I considered the S90, Fuji EXR models, and Samsung EX-1 because of image quality, but the controls on the G11 really shine in comparison - ISO and exposure compensation dials plus another dial for Av/Tv, plus some useful buttons including a custom button.

I considered EVIL cameras for a long, long time. Nothing that has come out so far meets the compactness/versatility/price equation - see my suggestion in the OP. I tried the Samsung NX recently and was surprised to realize that if I am using Live View, I would prefer to be using controls (zoom, focus) that are on the camera, not on the lens.

As far as the viewfinder goes, on the G11 I see myself using almost exclusively live view, but the optical is not bad; only 77% but at least it zooms, and there's a Quickshot mode displaying all settings on the LCD when using the OVF.

The ME Super I've only had about a year. I had a K1000 a long time ago. I think I like the ME Super better for Av mode, although I kind of miss the analogue needle in the K1000 VF. I get about 7.5MP images from my Epson 2450 scanner. Ilford XP2 has very satisfying range/response compared to the digitals, there is so much I can do with those images in Curves. I'm really just getting started with the film stuff too. I could probably learn a lot from these forums.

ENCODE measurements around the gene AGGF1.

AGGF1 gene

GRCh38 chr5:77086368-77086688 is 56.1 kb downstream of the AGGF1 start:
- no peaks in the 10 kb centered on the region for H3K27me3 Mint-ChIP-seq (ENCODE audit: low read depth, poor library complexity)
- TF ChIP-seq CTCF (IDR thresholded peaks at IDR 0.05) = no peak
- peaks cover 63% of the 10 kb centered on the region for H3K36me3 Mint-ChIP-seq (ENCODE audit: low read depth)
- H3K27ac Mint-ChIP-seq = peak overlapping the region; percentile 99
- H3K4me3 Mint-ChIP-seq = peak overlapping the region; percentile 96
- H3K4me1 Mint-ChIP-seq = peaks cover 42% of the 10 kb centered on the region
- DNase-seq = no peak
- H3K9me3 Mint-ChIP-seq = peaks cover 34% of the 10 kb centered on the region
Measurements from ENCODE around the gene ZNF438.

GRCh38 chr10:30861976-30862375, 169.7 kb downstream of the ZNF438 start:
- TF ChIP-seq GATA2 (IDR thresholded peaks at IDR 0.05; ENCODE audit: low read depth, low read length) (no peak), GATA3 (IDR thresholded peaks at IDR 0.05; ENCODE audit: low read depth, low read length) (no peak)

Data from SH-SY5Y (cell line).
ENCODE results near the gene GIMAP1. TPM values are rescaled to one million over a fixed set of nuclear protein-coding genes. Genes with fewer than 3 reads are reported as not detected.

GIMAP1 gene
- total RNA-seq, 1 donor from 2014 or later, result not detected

Here's an image from last year as an example. In this one I basically used Curves to get as much texture as I could find and also have some pure blacks and whites.
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07-18-2010, 01:51 PM   #11
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QuoteOriginally posted by Michael Barkowski Quote
I considered the S90, Fuji EXR models, and Samsung EX-1 because of image quality, but the controls on the G11 really shine in comparison - ISO and exposure compensation dials plus another dial for Av/Tv, plus some useful buttons including a custom button.
I must say, though, the decision is not made 100% until I hand over the wallet. And I find this news significantly diverting: Panasonic DMC-LX5K Support and Service Information. This is not the forum to discuss it in though